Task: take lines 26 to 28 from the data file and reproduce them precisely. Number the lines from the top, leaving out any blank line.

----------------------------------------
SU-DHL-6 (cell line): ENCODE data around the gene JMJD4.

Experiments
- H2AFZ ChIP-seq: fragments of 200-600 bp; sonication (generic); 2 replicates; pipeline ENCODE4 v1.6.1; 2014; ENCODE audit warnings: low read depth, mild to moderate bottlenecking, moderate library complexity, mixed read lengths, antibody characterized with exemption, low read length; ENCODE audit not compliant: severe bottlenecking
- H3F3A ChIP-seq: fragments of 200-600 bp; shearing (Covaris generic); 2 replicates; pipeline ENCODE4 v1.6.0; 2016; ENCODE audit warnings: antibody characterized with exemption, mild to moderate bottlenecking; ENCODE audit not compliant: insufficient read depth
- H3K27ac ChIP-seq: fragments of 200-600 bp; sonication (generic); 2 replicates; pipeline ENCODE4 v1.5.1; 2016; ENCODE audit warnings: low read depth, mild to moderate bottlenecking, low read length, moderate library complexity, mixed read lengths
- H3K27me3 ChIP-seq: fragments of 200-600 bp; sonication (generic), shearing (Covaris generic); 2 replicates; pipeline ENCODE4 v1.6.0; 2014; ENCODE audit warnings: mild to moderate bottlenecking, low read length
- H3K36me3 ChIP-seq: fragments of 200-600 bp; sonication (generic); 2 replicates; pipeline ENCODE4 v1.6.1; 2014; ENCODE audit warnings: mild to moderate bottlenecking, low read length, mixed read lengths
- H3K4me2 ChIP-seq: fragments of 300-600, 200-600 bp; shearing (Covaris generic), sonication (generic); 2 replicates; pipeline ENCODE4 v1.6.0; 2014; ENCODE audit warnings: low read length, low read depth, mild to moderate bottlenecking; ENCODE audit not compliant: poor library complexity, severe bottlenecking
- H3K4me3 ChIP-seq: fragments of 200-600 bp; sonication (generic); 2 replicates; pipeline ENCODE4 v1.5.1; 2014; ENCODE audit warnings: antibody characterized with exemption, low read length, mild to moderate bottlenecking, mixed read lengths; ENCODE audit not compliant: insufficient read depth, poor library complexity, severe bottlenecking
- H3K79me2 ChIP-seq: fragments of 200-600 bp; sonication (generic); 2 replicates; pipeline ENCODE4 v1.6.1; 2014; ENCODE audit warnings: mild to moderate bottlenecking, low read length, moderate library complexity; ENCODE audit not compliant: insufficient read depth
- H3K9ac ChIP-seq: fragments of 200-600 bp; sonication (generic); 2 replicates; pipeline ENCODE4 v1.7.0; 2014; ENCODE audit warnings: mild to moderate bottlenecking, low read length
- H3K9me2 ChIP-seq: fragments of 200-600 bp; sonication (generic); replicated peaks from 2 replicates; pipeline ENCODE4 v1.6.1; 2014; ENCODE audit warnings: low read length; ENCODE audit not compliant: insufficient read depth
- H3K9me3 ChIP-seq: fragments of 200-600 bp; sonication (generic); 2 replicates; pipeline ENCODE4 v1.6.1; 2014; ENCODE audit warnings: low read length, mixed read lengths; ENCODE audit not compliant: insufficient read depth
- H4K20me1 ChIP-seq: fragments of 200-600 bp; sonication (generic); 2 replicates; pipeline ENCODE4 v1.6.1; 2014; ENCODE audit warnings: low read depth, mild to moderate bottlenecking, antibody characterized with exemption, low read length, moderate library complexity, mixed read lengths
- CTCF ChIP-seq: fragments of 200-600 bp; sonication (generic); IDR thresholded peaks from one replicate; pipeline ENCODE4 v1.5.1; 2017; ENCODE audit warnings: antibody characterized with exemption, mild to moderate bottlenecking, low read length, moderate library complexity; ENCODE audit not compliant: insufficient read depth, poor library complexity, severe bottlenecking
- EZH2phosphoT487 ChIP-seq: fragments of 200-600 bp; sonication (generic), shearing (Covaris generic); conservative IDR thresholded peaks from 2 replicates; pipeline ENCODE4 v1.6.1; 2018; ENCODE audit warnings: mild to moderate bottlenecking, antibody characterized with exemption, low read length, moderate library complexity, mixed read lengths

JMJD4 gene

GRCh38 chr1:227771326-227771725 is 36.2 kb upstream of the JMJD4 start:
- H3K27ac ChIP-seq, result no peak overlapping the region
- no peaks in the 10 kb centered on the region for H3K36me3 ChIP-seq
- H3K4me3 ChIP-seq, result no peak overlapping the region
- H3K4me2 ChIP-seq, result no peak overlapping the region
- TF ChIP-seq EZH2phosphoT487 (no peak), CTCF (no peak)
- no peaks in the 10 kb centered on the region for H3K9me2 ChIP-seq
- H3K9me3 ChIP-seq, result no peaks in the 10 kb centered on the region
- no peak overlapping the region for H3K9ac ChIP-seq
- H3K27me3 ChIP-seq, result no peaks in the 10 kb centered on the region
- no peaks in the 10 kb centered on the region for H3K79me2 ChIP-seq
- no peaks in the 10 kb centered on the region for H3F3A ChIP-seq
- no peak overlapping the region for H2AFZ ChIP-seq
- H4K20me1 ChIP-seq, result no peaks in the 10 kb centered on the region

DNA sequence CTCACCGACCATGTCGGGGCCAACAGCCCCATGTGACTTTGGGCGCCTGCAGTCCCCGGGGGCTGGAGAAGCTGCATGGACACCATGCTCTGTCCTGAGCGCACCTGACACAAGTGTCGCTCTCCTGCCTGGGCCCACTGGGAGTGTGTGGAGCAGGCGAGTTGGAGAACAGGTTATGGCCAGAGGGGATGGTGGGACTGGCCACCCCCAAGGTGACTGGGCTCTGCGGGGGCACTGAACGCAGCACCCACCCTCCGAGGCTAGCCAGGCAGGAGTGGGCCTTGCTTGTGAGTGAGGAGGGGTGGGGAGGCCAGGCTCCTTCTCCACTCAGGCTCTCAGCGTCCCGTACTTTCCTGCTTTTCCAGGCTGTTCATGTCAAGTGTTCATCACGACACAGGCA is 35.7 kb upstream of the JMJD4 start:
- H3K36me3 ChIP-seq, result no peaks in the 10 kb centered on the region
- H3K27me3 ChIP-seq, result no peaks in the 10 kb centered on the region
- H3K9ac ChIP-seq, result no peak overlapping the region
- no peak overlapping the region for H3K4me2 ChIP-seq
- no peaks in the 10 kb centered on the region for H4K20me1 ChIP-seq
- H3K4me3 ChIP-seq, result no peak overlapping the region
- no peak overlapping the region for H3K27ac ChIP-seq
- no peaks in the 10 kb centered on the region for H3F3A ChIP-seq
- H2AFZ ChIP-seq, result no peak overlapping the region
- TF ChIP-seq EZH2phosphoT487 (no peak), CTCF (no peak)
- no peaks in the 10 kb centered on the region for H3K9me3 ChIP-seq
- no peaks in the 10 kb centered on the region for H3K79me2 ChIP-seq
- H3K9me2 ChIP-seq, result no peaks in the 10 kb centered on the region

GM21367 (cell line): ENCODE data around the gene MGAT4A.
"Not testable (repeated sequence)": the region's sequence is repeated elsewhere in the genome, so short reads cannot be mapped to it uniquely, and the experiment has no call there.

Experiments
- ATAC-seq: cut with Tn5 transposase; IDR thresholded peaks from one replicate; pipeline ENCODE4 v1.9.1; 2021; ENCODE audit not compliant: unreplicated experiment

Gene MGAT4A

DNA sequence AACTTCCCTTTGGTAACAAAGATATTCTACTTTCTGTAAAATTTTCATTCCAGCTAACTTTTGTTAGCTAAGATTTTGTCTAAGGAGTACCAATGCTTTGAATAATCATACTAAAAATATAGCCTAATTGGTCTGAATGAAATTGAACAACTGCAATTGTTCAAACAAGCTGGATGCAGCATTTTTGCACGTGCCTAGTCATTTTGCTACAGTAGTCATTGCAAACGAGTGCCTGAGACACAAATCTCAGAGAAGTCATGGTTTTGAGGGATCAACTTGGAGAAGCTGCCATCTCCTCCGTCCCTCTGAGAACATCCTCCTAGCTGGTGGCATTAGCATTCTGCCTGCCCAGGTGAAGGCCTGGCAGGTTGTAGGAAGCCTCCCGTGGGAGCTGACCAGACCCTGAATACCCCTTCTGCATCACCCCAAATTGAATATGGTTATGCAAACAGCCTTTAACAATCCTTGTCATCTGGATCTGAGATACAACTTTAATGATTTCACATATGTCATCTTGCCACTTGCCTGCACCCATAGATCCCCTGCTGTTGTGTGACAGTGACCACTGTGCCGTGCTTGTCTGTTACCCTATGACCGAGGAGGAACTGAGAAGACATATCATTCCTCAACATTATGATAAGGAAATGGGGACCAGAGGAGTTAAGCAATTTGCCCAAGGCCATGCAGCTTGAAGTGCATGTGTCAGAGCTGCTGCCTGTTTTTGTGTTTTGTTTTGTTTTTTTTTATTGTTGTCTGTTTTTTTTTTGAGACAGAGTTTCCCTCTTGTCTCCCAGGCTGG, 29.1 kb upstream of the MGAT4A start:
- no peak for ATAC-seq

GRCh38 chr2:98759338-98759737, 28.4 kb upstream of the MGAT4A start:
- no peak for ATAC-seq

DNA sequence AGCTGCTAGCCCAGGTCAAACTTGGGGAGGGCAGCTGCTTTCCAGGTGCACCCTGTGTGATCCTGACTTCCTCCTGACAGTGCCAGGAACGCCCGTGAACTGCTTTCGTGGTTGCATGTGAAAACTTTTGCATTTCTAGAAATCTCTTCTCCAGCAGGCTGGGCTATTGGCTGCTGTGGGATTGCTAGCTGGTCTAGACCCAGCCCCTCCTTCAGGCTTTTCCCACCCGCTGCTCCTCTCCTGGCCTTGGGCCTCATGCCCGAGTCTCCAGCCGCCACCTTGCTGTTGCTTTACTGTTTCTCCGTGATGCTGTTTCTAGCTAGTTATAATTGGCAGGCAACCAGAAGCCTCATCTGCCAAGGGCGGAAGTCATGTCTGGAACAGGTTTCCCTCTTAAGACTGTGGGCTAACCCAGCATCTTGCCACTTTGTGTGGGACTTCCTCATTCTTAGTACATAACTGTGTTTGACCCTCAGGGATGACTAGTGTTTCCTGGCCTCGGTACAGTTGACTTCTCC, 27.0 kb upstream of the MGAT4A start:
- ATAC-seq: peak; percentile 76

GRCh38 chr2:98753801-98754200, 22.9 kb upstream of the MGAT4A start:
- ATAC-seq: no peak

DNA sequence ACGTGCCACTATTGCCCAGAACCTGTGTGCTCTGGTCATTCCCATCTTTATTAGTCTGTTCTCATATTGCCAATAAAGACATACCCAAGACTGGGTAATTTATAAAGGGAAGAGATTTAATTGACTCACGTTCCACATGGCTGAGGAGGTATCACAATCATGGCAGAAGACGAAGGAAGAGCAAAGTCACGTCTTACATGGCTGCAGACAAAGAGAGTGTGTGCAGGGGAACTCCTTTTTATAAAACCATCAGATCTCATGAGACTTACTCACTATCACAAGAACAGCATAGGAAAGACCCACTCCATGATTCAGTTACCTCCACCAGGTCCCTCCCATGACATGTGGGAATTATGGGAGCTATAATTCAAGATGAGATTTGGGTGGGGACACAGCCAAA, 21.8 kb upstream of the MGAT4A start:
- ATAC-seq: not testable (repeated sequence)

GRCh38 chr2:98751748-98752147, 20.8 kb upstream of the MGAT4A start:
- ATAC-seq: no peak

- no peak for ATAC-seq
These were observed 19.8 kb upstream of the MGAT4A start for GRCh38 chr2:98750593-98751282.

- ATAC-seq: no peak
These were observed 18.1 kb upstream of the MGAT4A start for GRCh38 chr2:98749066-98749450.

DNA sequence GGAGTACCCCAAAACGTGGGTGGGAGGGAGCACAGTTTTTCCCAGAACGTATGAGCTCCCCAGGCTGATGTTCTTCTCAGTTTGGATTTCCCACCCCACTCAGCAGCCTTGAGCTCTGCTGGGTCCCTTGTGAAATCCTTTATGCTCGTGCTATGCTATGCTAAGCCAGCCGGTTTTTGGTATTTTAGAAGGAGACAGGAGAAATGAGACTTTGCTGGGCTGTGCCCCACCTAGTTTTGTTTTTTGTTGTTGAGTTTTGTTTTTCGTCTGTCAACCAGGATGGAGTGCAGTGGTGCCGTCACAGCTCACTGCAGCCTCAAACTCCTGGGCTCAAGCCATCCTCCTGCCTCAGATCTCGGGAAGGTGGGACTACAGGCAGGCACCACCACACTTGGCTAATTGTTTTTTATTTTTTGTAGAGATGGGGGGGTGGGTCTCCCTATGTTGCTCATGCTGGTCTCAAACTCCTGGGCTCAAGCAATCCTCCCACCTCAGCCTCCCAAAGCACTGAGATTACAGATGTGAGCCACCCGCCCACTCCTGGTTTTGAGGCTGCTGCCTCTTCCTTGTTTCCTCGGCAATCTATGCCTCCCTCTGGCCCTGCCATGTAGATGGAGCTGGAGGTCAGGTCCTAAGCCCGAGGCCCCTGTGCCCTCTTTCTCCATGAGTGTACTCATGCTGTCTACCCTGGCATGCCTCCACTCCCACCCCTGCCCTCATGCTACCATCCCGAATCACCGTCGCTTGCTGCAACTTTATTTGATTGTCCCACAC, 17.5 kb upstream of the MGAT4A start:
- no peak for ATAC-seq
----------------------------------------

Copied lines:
- no peak overlapping the region for H3K9ac ChIP-seq
- H3K27me3 ChIP-seq, result no peaks in the 10 kb centered on the region
- no peaks in the 10 kb centered on the region for H3K79me2 ChIP-seq